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I have an API server on Digitalocean. Yesterday they told me I have "a large flood of traffic from one or more of your servers that is disrupting the normal traffic flow for other users."

I checked my running processes and it appears that someone injected a script and run it with root permission. The pic is as follows:

enter image description here

the thing is I can't even find this file udp_flood.txt. and I don't even know how one can get by root permission so easily..

My guess is in my backend I have an API that let user upload their images to the site. And then I crop / resize the image and upload to AWS. But I couldn't be sure this is the cause of the problem so I don't know how to prevent future injections too.

So my questions are:

  1. how he did it to inject scripts and run as root?
  2. how to prevent it? is it safe to say the cause is coming from upload functionality?
  3. how to log it so in the future I know I am being attacked? (instead of my service provider telling me)

closed as too broad by Philipp, Stephane, StackzOfZtuff, Neil Smithline, schroeder Nov 16 '15 at 16:18

Please edit the question to limit it to a specific problem with enough detail to identify an adequate answer. Avoid asking multiple distinct questions at once. See the How to Ask page for help clarifying this question. If this question can be reworded to fit the rules in the help center, please edit the question.

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    There is about a million things you could have done wrong. Pinpointing the vulnerablility would require a forensic analysis which we can't provide remotely on a Q&A site. I voted to close this question as too broad. – Philipp Nov 16 '15 at 9:48
  • Voting to close as "too broad". However: here's a few tidbits: That whereis command is wrong. Try find / | grep udp_flood.txt. But from the googling the filename I'm guessing this file: pastebin.com/fjpRH1wm (Which is known to VirusTotal.) – StackzOfZtuff Nov 16 '15 at 11:00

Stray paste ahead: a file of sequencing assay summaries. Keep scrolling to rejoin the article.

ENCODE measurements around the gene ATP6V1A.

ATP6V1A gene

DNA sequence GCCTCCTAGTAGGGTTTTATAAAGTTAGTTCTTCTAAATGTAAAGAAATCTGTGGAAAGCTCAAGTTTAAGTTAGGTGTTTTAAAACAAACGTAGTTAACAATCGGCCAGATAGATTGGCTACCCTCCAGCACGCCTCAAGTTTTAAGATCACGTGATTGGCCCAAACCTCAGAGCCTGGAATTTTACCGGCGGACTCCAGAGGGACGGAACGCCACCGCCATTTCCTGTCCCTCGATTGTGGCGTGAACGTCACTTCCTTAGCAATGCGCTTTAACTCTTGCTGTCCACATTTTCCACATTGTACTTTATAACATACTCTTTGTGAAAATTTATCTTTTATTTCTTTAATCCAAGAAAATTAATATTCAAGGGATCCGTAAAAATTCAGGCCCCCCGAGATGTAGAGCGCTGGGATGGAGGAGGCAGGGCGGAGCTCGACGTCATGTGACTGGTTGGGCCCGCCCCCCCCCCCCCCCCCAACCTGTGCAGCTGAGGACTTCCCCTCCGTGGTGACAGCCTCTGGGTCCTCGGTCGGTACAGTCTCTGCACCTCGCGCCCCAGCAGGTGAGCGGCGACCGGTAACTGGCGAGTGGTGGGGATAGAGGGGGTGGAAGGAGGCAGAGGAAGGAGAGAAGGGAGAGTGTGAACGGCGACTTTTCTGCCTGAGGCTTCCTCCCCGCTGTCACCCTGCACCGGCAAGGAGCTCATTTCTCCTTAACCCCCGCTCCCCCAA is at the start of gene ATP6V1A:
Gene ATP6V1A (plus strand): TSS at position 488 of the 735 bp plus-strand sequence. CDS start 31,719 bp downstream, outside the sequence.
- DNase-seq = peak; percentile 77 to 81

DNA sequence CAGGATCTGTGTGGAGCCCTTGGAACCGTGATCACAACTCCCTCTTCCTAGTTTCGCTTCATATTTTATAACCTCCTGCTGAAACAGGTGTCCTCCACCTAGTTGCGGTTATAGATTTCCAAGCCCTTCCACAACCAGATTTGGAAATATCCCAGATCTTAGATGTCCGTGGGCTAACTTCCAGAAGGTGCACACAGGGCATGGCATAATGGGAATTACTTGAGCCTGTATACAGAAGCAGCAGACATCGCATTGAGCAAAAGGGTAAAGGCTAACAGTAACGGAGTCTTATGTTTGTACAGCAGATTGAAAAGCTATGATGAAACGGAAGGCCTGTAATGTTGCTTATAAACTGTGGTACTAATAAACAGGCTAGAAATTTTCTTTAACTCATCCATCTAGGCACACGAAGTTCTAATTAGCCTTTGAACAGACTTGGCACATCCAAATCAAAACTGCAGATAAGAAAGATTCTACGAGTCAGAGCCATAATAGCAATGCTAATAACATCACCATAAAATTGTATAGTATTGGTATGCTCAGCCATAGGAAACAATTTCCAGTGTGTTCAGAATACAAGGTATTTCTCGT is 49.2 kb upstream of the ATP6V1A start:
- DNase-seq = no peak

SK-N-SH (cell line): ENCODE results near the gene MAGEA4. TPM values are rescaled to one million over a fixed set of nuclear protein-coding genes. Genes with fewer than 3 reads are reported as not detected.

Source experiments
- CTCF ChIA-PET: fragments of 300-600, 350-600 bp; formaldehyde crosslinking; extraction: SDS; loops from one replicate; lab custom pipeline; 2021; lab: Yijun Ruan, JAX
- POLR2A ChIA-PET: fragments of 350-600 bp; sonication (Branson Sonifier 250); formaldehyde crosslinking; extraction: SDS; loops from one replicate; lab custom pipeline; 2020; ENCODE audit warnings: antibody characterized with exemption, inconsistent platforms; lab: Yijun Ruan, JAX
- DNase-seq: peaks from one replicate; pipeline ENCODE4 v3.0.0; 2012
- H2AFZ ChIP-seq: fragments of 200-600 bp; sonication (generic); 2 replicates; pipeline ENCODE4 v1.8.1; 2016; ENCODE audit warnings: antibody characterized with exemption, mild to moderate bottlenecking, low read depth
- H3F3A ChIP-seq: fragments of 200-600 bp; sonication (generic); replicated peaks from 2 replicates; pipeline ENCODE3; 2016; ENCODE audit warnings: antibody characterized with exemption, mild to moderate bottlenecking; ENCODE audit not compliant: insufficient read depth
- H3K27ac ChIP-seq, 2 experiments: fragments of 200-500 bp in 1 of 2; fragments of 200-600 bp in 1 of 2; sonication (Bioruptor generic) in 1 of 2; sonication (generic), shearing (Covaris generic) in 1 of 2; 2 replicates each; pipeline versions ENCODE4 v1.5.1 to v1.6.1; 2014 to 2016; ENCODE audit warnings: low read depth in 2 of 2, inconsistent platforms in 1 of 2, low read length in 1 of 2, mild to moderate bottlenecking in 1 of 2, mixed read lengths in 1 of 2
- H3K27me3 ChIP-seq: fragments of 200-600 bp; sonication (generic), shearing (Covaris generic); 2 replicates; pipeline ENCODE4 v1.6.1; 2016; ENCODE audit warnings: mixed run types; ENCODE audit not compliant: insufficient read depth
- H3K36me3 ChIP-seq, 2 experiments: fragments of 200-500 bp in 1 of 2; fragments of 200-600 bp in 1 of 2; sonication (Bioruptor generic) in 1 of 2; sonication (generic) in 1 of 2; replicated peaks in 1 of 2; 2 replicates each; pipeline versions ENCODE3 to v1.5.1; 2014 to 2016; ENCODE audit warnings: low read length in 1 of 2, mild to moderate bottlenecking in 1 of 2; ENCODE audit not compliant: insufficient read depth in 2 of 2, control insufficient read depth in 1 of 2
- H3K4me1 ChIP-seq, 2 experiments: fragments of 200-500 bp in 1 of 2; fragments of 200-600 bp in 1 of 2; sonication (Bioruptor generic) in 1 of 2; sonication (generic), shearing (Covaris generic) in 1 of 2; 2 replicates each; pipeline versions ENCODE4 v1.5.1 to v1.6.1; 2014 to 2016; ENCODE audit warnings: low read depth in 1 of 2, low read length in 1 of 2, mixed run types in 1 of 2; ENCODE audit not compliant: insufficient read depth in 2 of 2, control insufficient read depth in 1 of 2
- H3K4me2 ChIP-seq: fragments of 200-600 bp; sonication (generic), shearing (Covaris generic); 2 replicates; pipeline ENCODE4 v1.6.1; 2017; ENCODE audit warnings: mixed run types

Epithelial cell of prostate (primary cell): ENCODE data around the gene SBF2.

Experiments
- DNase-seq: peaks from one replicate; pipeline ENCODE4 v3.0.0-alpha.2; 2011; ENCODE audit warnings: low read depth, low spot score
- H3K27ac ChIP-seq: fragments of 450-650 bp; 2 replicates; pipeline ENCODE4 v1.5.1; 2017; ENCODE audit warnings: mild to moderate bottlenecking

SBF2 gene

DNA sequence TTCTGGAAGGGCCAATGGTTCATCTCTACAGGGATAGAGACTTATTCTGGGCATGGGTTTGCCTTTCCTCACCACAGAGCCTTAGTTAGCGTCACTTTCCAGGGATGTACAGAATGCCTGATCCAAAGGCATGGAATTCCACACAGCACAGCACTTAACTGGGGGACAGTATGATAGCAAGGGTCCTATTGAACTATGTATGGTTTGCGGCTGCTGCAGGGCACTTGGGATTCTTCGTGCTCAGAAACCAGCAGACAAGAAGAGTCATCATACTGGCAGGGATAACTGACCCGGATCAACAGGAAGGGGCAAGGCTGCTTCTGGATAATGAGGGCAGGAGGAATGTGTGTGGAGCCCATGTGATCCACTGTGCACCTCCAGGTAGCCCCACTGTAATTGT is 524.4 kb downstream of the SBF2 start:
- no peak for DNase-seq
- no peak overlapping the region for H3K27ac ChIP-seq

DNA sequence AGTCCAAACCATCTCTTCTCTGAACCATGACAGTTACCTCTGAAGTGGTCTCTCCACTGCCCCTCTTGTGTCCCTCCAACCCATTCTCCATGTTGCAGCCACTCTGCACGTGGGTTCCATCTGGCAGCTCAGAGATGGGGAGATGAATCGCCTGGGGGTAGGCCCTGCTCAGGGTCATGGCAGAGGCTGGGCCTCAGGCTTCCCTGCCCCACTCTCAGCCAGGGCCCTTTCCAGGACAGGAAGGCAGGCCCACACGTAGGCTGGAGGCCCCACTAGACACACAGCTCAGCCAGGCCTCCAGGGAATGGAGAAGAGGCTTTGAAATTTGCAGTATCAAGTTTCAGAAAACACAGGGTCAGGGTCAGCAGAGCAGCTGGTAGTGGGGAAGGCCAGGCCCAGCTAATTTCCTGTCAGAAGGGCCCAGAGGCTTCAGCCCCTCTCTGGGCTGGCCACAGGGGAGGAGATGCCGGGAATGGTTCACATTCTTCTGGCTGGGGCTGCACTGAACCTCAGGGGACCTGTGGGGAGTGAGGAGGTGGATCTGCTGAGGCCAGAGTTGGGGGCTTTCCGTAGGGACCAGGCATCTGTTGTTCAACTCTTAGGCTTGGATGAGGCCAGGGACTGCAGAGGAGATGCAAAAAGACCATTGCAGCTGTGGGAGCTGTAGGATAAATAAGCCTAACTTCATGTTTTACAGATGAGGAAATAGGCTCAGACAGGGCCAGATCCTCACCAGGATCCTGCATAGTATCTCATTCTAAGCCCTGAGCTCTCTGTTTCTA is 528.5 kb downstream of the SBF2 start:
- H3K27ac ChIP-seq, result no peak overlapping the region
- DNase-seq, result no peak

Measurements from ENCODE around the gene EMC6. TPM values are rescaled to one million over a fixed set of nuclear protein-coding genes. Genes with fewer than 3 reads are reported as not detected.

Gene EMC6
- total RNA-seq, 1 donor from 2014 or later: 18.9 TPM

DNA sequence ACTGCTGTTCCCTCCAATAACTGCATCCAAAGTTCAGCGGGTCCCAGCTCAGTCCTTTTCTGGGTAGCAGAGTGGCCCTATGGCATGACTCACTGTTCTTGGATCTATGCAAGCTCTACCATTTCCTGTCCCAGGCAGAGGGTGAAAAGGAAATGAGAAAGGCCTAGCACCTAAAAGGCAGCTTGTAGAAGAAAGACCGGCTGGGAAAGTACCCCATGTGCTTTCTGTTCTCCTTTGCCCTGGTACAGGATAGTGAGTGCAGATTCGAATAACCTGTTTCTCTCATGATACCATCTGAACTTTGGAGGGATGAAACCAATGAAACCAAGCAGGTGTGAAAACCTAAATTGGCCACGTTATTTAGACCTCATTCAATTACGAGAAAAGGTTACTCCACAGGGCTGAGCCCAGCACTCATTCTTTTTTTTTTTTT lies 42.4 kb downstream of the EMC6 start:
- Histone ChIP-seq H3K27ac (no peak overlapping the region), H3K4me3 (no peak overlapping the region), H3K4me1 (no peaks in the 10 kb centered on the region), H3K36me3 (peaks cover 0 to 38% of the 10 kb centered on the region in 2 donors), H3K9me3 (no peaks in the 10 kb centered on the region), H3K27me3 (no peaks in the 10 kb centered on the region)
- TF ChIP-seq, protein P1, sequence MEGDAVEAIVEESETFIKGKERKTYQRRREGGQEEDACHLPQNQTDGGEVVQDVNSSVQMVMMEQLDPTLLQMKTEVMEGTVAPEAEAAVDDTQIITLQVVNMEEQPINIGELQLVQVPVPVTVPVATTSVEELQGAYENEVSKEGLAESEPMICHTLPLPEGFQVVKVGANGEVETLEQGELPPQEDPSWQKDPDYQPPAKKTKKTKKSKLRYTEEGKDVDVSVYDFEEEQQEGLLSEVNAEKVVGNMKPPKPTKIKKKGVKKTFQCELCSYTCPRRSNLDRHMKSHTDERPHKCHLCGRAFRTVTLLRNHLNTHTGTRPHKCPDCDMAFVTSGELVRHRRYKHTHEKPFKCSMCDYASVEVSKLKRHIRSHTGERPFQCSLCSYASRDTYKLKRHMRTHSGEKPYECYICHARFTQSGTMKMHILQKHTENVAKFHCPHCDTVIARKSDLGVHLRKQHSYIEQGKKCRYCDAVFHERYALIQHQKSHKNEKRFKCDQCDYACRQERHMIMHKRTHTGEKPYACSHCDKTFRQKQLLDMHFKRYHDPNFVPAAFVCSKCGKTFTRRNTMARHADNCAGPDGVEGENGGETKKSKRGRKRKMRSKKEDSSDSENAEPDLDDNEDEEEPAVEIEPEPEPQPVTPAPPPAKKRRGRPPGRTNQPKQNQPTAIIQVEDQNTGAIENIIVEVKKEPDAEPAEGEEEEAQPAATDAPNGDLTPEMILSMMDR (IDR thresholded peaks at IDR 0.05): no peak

• sure. thanks but @SteffenUllrich also pointed out a few good points. thanks guys – Shih-Min Lee Nov 17 '15 at 1:42
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how he did it to inject scripts and run as root?

This is not known based on the few details you have provided. It might through brute-forcing SSH logins. It might also through combining several problems. A simple upload is not enough because the attacker must also find ways to execute the code and must also have found a security issue which allows to gain root access for a normal user (there are various exploits for this on unpatched Linux systems).

how to prevent it? ...how to log it so in the future I know I am being attacked? (instead of my service provider telling me)

Use a fully patched system, find and fix security problems in your application, use strong passwords for remote login (or better keys) ... There are lots of similar questions about this topic already.

Based on the current knowledge you have I you look instead for a managed system to keep the system secure and look for expertise in web application security to make the application secure. There is way to much to look out for and cannot be shown in detail just in a single answer (too broad).

is it safe to say the cause is coming from upload functionality?

Not without doing a proper forensic analysis of the system.

See also I was hacked, but I don't know why.

  • I see. My guess is not brute-forcing SSH otherwise he could have done much more than that.. Also the os is ubuntu 14.04.. – Shih-Min Lee Nov 16 '15 at 6:20
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    @Shih-MinLee: root access make it possible to do everything and it does not matter how it was gained. Apart from that whereis is only usable to find real commands, not simple text files which are used as the input to some other program (i.e. perl in this case). – Steffen Ullrich Nov 16 '15 at 6:28
  • first I am trying to check ssh logins using last command. I see many different ips but I login from home and it has static ips so I still cannot quite tell if there's people who actually ssh in this instance.. or is there something else I can do? – Shih-Min Lee Nov 16 '15 at 7:01
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    You can put up honeypots, even for SSH. Some IDS may also log the attempts. – Daniel Ruf Nov 16 '15 at 7:01
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    @Shih-MinLee: again - asking about what can be done is too broad, because there are simply too much things to watch for. If you have more specific questions please ask a new question and don't add a comment with the question. – Steffen Ullrich Nov 16 '15 at 7:07

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